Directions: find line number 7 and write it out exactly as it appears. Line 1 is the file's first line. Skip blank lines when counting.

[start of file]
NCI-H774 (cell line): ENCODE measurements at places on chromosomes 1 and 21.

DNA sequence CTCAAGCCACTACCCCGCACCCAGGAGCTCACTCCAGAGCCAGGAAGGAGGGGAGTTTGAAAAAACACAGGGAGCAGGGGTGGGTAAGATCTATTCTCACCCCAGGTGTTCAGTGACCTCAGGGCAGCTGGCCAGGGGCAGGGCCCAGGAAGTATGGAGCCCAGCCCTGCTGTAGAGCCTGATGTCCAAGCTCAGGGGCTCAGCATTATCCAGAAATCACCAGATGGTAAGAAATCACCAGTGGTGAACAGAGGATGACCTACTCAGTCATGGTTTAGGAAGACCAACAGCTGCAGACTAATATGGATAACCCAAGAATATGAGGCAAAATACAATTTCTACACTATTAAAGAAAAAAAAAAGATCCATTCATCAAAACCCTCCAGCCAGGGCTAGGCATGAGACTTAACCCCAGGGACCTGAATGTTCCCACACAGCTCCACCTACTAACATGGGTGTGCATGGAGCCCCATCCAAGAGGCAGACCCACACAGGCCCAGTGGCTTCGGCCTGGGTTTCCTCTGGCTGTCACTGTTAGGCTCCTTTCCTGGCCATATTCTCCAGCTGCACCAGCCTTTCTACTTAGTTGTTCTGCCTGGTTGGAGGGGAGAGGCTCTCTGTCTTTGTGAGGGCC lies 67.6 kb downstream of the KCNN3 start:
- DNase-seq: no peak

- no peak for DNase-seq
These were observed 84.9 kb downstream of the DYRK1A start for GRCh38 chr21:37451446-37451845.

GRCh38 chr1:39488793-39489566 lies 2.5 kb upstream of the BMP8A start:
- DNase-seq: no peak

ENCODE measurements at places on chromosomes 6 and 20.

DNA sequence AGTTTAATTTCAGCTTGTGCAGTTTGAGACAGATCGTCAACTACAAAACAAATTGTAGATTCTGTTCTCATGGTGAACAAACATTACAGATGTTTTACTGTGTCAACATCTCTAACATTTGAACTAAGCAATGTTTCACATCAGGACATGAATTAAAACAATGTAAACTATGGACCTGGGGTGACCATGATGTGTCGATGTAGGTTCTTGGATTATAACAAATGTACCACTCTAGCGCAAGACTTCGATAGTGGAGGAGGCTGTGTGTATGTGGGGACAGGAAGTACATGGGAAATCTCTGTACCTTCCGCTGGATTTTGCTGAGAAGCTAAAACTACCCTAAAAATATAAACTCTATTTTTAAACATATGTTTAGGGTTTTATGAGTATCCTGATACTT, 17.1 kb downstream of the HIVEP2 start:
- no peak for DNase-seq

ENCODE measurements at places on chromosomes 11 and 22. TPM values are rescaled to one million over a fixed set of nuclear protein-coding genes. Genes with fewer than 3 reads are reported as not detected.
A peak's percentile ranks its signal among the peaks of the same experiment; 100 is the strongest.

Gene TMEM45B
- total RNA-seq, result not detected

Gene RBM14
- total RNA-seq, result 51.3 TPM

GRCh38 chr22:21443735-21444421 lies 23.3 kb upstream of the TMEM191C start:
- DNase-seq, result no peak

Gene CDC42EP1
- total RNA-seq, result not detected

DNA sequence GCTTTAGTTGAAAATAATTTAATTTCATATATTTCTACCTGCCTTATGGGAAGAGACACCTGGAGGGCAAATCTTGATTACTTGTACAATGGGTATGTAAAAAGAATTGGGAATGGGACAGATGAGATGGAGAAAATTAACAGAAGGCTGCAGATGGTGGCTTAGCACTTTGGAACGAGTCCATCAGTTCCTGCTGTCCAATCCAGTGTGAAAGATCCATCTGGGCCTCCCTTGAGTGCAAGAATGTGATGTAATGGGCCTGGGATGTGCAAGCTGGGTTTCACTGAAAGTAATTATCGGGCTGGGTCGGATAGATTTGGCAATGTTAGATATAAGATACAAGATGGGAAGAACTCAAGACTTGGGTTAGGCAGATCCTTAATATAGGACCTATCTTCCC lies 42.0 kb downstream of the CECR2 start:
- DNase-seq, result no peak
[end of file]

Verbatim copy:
- DNase-seq: no peak